What Does a Health Science Writer Do?

What Does a Health Science Writer Do?A health science writer is either a journalist with an expertise in health care science or a health care researcher who earns money by writing for Web and print publications. There are two main ways to get into this profession, and because health science subjects are more advanced than subjects in other fields of journalism, both career paths involve post-graduate school. Most health science writers have experience doing research in university labs as well as experience writing for academic, local and national publications. A common career path for health science journalists to follow is to earn part of their income from freelance writing and the rest from other sources, such as research or staff writing positions.

Two Types of Health Science Writers

The more common and traditional type of journalist majors in communications in college and either minors or gets a second major in another subject. Health care science journalists may take electives or minor in a natural science, such as biology or chemistry, or they may enroll in a program specifically designed for their careers. During college, these writers get experience by applying for internships and writing for the university newspaper, local publications and academic research papers. It’s common, but not required, for them to pursue master’s degrees in a health science field, such as public health, exercise physiology, dentistry, nursing, pharmacology or another subject. For journalists who mainly want to earn money from freelance writing, a master’s degree isn’t necessary, but writers interested in research or staff writing positions will have a hard time competing for jobs without an advanced degree.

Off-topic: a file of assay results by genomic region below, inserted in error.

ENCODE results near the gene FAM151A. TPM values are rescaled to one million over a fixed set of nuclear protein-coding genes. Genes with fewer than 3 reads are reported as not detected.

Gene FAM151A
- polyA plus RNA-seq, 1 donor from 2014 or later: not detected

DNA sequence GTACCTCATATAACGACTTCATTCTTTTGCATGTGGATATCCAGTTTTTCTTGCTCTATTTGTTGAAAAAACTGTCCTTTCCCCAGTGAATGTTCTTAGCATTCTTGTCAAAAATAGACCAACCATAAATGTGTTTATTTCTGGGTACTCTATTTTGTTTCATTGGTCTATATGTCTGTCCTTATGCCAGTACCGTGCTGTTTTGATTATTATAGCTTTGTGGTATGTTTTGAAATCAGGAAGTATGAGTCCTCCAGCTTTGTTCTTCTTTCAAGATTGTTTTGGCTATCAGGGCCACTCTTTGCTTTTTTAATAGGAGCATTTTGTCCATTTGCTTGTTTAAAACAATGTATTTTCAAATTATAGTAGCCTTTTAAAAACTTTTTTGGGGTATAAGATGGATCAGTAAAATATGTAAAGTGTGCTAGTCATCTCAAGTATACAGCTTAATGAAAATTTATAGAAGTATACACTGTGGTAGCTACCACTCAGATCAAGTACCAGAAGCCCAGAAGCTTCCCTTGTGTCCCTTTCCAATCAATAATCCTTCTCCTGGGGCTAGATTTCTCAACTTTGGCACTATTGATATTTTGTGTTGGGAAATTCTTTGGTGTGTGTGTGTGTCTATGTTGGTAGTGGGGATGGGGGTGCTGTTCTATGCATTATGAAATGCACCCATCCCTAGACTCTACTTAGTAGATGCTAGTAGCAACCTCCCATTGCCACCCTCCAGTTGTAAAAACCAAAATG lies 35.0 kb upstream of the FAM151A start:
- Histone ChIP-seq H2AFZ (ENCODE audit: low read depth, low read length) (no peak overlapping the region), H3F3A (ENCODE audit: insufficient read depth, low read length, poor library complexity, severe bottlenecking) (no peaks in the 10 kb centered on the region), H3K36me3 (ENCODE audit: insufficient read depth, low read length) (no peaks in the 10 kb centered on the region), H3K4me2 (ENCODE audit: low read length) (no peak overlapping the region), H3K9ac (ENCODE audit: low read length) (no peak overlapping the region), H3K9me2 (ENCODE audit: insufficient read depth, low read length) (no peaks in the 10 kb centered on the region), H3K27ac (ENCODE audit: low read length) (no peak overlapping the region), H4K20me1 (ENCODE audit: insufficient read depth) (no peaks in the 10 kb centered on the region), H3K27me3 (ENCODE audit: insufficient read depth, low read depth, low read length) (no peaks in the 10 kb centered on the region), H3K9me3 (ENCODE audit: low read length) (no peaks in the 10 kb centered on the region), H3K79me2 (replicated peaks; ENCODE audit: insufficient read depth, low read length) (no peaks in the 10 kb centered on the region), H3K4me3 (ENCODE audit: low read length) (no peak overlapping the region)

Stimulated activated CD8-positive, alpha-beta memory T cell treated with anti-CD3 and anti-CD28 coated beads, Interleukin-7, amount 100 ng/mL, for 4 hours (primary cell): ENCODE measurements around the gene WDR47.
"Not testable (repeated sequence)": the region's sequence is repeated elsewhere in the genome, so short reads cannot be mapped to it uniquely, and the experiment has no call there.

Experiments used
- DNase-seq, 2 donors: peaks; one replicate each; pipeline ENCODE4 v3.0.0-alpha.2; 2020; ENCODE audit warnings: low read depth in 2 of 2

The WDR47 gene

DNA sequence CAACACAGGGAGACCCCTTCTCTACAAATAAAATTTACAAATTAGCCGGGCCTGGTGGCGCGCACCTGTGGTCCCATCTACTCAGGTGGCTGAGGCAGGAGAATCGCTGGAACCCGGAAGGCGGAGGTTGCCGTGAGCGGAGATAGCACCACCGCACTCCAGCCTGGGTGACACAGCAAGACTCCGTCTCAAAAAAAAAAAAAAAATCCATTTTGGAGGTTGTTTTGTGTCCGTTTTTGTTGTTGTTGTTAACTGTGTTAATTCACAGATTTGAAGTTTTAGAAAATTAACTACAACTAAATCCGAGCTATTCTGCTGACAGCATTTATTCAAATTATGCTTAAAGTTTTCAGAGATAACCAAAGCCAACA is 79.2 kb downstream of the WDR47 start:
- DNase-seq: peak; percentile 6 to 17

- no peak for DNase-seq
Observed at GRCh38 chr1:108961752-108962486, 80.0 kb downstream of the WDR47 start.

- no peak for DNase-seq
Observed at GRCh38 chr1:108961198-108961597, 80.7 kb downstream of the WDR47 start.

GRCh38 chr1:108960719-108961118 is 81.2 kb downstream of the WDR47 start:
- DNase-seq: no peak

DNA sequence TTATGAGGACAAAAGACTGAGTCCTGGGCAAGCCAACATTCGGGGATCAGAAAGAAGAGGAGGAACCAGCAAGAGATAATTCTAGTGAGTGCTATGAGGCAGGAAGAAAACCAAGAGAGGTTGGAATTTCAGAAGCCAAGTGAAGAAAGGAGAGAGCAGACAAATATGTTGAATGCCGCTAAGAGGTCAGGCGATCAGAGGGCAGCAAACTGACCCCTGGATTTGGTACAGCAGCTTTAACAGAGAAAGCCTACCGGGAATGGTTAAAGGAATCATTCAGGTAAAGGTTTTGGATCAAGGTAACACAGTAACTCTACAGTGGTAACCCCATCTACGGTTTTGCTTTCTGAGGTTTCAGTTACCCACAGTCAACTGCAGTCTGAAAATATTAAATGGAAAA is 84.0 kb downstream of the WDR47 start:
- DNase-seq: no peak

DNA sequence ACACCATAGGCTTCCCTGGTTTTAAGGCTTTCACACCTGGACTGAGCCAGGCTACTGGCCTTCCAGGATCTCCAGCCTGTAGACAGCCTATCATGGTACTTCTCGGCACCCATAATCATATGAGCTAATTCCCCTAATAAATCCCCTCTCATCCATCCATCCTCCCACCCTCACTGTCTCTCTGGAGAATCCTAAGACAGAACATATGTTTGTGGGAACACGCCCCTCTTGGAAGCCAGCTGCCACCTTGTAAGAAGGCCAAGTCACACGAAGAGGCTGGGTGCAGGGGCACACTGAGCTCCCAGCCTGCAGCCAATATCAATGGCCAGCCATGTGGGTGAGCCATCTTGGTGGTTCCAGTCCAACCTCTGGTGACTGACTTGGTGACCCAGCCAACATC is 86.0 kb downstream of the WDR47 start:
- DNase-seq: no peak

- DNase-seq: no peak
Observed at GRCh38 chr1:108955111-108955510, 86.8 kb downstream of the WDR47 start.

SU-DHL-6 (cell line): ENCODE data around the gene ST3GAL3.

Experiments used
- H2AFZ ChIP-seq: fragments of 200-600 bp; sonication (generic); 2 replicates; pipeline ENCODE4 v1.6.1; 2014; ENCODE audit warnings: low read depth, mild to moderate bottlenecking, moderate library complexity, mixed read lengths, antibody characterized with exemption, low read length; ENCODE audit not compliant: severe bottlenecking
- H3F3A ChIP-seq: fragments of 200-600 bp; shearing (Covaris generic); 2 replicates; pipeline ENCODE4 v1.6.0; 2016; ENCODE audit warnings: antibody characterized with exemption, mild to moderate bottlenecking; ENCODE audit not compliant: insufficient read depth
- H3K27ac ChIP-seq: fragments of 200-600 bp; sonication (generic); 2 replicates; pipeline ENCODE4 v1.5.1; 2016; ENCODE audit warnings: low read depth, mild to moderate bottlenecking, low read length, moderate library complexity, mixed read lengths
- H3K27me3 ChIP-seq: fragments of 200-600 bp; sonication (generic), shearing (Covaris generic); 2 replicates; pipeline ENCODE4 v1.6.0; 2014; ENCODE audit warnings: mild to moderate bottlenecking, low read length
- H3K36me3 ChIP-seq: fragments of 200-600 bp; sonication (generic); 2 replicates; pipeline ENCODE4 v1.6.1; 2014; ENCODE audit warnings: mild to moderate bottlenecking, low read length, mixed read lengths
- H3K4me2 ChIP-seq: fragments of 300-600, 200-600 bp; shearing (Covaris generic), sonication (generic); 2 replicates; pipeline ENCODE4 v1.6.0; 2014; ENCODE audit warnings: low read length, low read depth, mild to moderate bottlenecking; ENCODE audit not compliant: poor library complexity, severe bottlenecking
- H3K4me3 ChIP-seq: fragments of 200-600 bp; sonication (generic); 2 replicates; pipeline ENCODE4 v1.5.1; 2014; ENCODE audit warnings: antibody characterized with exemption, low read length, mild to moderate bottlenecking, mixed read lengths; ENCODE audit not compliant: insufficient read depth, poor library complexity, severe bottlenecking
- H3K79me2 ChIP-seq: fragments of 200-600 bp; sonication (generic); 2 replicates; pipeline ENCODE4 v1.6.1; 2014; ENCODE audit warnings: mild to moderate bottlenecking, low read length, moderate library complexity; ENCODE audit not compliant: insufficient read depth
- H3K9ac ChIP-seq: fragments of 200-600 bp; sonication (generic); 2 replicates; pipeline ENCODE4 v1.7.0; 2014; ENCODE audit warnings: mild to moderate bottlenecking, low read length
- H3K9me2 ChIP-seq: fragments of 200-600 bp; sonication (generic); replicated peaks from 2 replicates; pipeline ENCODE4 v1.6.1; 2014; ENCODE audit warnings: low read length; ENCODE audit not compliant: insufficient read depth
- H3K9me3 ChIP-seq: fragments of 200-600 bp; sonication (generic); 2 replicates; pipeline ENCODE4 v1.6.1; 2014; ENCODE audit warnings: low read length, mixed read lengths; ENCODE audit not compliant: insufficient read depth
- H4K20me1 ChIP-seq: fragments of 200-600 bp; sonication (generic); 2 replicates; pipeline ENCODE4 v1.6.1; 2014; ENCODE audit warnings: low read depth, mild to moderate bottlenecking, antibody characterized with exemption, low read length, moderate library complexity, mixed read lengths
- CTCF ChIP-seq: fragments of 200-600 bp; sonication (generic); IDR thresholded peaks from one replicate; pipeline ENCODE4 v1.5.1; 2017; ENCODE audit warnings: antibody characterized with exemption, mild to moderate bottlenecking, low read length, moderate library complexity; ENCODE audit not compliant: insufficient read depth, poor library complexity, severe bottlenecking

The more recent trend in this occupation is for graduate students studying science and pursuing careers in research to branch out into journalistic writing. This trend has developed as universities mainly hire researchers as adjunct or part-time professors, reserving tenure for only a few professors who teach courses. Many of the researchers working part-time in universities supplement their incomes by writing blog and magazine articles, and because they have the expertise to write about advanced subjects, they can naturally move into health science journalism. These writers typically continue working as part-time researchers while publishing science journalism articles.

Salary and Job Outlook

With all the education required to be a health science writer, these professionals have better job prospects than average for other occupations. Demand for technical writing jobs is expected to increase by 15 percent over the next ten years, compared to around 11 percent for most industries. The median annual income for technical writers was $65,500 in 2012, although science writers earned a slightly higher median income of $66,440. The highest-earning 10 percent made at least $101,660, and because this difference in earnings is mostly based on education level, most health science journalists can expect to earn more than average.

Writers coming from careers in research, especially, can expect higher incomes as they earn money from both research and journalism. With scientific credentials and post-graduate training, health science writers have very good career prospects. Companies will have a growing need for writers to communicate information about their products to customers as the healthcare industry becomes more consumer-led.

The path to becoming a health science writer is somewhat more challenging than other career paths, but the rewards are abundant for anyone interested in this subject. If you have a natural gift for science, consider a full- or part-time career in health care science journalism.

For additional information on pursuing a degree in health science, please see: Top 20 Most Affordable Health Science Degree Programs.